With the existence of microplastics being studied more and more, and people beginning to be concerned about the impacts, scientists are exploring where microplastics are and how they are getting so widespread.
Microplastics have been found in table salt – the kind you cook with. This is leading scientists to explore more about whether or not microplastics in your salt can cause human health impacts and how it gets there.
What Are Microplastics?
Microplastics is a term used to describe very small pieces of plastic that end up in the environment – waterways, soil or rivers – resulting from incorrect disposal of waste or the breakdown of consumer products and industrial waste.
Microplastics are typically less than five millimeters long and can be harmful to marine life, soil and other wildlife on land as they can choke or poison animals, or leave toxic residue in soil or water.
As they occur from other plastics breaking down, microplastics can be from cosmetics, synthetic clothing, plastics bags, bottles or containers. There are two types of microplastics: primary and secondary.
Primary microplastics are microbeads found in personal care products, plastic pellets or nuggets used in industrial manufacturing or packaging, and plastic fibres you may find in textiles such as nylon fabric.
Secondary microplastics are formed from the breakdown of larger plastics which happens when plastics are exposed to elements such as waves, wind, or UV light.
How Do Microplastics End Up In Our Salt?
Microplastics have been found in 128 brands from 38 countries of commercial salt. With commercial salt used every day by most humans, there could be potential long-term exposure for the general population as well as animals, in the water and air.
With salt primarily extracted from sea, saline lakes/rocks/wells and then produced in solar work ponds (salinas) through crystallization that occurs when exposed to evaporation and sunlight, these sources are filled with microplastics.
This means that salt once evaporated and crystallized from its original source can contain microplastics that were present in the water supply and remained in the final product. Microplastics end up in waterways due to the incorrect disposal of plastics or industrial waste.
They may also be introduced to the waterways through synthetic sandblasting, cosmetic formulations and textiles that contaminate water.
Are Microplastics Everywhere?
Unfortunately, microplastics are essentially everywhere. They’ve been found in deep oceans, Arctic snow, shellfish, table salt, beer, drinking water, in the air, Antarctic ice, falling with rain over mountains and cities. Essentially EVERYWHERE.
This also means they end up in seafood and salt that humans consume, animals humans consume and drinks that use water in their ingredients. A study in 2020 found an average of 132 small pieces of plastic rained down into each square meter of public land in the western United States EVERY YEAR.
Are Microplastics In Salt Bad?
With salt being consumed by much of the population in decent amounts, the presence of microplastics can be classed as concerning. The impact on humans of consuming microplastics is not yet completely known and more research is needed.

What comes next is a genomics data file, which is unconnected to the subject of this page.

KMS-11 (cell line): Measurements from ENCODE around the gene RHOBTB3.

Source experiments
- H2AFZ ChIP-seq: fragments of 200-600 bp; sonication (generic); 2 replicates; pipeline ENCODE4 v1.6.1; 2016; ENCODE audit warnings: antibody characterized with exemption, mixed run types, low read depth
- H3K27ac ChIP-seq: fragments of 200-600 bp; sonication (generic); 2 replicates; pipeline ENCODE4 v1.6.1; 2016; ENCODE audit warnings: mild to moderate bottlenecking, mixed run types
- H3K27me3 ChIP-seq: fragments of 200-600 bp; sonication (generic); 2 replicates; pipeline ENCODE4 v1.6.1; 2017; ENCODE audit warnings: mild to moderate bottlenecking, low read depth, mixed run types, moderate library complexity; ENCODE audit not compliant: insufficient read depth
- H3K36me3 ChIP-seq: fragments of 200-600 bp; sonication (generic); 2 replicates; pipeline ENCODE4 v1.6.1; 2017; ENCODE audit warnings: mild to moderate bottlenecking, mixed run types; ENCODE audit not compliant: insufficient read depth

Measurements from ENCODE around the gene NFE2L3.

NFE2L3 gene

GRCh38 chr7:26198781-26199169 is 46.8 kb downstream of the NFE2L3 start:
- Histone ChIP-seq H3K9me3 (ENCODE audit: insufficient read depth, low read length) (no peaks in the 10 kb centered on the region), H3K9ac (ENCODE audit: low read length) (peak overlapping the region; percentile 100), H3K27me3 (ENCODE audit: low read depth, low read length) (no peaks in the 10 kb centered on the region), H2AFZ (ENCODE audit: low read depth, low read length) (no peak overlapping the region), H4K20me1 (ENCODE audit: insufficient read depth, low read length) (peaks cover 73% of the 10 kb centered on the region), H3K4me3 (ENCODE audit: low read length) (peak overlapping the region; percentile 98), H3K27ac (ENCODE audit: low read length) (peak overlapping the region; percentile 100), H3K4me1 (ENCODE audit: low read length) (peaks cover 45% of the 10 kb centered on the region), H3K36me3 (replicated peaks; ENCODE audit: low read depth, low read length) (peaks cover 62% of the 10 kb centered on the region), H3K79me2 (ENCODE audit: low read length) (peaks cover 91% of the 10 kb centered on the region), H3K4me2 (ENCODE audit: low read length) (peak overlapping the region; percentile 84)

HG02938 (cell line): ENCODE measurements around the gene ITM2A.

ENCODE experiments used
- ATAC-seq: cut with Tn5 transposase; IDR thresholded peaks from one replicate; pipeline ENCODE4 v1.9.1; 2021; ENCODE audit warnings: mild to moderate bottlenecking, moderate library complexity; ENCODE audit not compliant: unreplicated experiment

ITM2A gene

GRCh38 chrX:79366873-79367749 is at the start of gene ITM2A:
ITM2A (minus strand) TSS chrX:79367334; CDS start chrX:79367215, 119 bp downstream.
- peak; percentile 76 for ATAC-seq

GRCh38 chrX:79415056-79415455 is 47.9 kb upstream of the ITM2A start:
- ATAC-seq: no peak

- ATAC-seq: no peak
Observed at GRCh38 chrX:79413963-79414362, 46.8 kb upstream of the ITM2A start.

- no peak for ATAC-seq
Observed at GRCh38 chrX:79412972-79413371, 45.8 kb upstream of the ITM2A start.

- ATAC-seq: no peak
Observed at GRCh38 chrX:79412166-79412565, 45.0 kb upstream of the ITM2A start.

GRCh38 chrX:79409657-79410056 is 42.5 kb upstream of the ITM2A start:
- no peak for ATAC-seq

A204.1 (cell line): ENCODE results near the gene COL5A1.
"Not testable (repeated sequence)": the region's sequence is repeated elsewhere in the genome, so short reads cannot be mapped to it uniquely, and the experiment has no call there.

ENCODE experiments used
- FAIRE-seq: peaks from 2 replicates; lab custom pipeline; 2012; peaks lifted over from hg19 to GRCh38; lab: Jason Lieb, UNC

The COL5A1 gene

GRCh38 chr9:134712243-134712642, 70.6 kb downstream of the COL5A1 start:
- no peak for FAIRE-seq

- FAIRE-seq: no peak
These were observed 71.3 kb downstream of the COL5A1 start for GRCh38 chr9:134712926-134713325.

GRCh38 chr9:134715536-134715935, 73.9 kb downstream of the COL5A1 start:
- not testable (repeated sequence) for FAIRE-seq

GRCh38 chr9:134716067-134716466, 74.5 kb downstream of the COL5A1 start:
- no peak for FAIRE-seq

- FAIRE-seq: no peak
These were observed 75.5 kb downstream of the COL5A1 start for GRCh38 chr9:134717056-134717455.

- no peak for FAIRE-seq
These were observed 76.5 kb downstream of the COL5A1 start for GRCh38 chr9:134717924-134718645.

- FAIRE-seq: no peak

Obviously, there are also impacts in the waterways the salt is extracted from, which can affect wildlife and marine life. Microplastics and other plastics in the water also pollute waterways and leech toxic residue.
What Does This Mean For Our Health?
The main pathway for microplastics to get inside the human body is ingestion of them through contaminated food or water or inhalation. A few known issues with microplastics in salt and other food include:
- Microplastics in food reduces nutritional value as they may prevent proper digestion of nutrients
- Microplastics can translocate through the circulatory and lymphatic systems
- Microplastics can cause oxidative stress
- They can cause inflammation of body tissue
- They can also make the immune system less capable of removing synthetic substances
- The polymers used can also cause health issues to humans with materials such as polyethylene (used in salt packaging) disrupting hormones; or polypropylene damaging the liver and brain as well as insulin resistance; or polyethylene terephthalate which can cause eye and respiratory irritation and is carcinogenic.
What Can We Do About This Problem?
You can minimize your exposure to microplastics in salt by switching to high-quality sea salts or bamboo salt. You can also reduce your use of salt on a daily basis. You can also reduce your own plastic waste by considering how you can stop using plastic and switch to alternatives in your life.
This may be through purchasing fabric shopping bags, switching to compostable plastics and not using disposable containers, bottles, cups or cutlery. This will result in less microplastics in the environment.
With microplastics being found in 90 per cent of table salt across five continents, it’s clear that there’s a problem. It’s currently unknown what the long-term effects of exposure to these types of microplastics are, plastic is known to cause health implications in humans.
More research needs to be done, but in the meantime, people can choose higher quality or bamboo salt, and reduce their own use of plastics in their daily lives.